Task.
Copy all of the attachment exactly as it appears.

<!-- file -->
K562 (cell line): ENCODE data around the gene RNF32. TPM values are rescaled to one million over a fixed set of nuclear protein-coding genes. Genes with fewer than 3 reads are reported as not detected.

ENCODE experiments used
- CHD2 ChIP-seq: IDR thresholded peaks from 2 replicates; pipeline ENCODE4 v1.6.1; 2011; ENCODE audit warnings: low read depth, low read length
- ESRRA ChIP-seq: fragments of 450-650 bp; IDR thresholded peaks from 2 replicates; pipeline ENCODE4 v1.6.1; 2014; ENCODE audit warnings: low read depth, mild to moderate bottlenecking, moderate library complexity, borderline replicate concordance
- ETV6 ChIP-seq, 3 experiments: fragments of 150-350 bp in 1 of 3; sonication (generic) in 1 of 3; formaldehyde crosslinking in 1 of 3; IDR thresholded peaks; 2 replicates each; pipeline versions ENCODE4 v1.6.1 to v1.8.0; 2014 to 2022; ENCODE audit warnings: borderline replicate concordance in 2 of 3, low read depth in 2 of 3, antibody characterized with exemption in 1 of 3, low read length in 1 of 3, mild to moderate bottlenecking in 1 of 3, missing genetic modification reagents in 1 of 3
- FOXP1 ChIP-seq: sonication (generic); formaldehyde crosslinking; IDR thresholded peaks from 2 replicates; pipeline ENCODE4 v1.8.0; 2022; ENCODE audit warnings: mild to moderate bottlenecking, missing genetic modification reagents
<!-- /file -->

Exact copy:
K562 (cell line): ENCODE data around the gene RNF32. TPM values are rescaled to one million over a fixed set of nuclear protein-coding genes. Genes with fewer than 3 reads are reported as not detected.

ENCODE experiments used
- CHD2 ChIP-seq: IDR thresholded peaks from 2 replicates; pipeline ENCODE4 v1.6.1; 2011; ENCODE audit warnings: low read depth, low read length
- ESRRA ChIP-seq: fragments of 450-650 bp; IDR thresholded peaks from 2 replicates; pipeline ENCODE4 v1.6.1; 2014; ENCODE audit warnings: low read depth, mild to moderate bottlenecking, moderate library complexity, borderline replicate concordance
- ETV6 ChIP-seq, 3 experiments: fragments of 150-350 bp in 1 of 3; sonication (generic) in 1 of 3; formaldehyde crosslinking in 1 of 3; IDR thresholded peaks; 2 replicates each; pipeline versions ENCODE4 v1.6.1 to v1.8.0; 2014 to 2022; ENCODE audit warnings: borderline replicate concordance in 2 of 3, low read depth in 2 of 3, antibody characterized with exemption in 1 of 3, low read length in 1 of 3, mild to moderate bottlenecking in 1 of 3, missing genetic modification reagents in 1 of 3
- FOXP1 ChIP-seq: sonication (generic); formaldehyde crosslinking; IDR thresholded peaks from 2 replicates; pipeline ENCODE4 v1.8.0; 2022; ENCODE audit warnings: mild to moderate bottlenecking, missing genetic modification reagents